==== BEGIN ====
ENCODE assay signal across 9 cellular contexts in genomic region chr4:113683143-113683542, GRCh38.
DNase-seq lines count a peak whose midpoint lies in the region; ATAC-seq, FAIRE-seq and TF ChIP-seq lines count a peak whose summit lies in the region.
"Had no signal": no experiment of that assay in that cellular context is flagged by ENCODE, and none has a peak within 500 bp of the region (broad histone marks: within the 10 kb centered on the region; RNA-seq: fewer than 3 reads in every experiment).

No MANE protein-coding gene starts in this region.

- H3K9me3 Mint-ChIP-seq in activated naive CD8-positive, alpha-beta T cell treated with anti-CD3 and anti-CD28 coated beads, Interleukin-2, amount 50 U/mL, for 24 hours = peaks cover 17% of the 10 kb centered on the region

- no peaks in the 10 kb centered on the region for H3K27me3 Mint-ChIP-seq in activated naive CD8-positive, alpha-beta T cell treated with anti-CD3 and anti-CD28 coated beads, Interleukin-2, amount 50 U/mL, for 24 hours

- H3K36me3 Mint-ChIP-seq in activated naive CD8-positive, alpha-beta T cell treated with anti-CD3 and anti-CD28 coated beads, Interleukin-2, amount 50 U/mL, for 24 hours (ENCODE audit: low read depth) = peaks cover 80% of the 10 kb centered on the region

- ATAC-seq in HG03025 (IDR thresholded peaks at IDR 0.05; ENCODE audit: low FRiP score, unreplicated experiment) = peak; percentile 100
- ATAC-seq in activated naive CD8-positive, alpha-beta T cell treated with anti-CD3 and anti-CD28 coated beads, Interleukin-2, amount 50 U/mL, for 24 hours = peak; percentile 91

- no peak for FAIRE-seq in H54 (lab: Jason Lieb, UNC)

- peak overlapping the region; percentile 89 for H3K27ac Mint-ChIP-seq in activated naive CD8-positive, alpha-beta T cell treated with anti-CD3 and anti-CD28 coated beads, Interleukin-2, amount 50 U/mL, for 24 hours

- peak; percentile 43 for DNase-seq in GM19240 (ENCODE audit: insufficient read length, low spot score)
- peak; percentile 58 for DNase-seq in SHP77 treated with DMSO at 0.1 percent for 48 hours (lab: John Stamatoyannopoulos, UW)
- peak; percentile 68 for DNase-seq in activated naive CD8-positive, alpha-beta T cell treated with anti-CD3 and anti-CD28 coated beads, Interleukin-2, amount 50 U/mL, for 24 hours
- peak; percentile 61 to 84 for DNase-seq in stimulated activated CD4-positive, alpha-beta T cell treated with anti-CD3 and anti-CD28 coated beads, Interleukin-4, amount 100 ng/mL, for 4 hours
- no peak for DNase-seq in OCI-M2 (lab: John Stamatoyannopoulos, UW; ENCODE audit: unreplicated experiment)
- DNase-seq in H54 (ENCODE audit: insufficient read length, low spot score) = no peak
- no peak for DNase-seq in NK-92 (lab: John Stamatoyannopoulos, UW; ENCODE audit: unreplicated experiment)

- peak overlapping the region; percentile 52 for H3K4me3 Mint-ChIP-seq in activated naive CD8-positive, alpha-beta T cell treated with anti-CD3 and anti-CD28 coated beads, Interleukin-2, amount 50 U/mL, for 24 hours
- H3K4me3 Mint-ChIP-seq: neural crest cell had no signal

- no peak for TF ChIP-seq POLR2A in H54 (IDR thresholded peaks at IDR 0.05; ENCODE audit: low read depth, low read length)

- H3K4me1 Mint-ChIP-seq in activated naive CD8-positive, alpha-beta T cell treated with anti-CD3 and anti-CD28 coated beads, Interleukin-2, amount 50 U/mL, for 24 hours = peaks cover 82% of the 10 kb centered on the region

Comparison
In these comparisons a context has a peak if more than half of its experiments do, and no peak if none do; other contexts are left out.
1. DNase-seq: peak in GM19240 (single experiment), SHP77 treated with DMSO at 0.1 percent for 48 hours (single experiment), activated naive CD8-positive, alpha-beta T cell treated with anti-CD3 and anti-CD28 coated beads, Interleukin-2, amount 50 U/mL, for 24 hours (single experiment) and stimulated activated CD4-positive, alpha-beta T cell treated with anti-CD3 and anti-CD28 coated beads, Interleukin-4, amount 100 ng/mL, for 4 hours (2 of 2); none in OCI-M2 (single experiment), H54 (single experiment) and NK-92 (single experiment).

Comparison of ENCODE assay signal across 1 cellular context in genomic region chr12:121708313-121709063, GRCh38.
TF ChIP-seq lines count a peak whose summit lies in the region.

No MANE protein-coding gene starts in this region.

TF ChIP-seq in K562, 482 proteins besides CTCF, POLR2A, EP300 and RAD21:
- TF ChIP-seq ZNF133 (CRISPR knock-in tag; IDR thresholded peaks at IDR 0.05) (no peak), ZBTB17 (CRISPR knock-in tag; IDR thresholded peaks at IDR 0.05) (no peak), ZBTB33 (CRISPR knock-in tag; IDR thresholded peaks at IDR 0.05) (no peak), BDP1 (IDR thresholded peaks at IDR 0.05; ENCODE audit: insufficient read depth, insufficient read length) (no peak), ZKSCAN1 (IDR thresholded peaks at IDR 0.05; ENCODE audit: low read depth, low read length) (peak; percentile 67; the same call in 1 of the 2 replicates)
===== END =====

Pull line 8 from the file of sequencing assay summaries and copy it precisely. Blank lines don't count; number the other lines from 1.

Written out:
- ATAC-seq in HG03025 (IDR thresholded peaks at IDR 0.05; ENCODE audit: low FRiP score, unreplicated experiment) = peak; percentile 100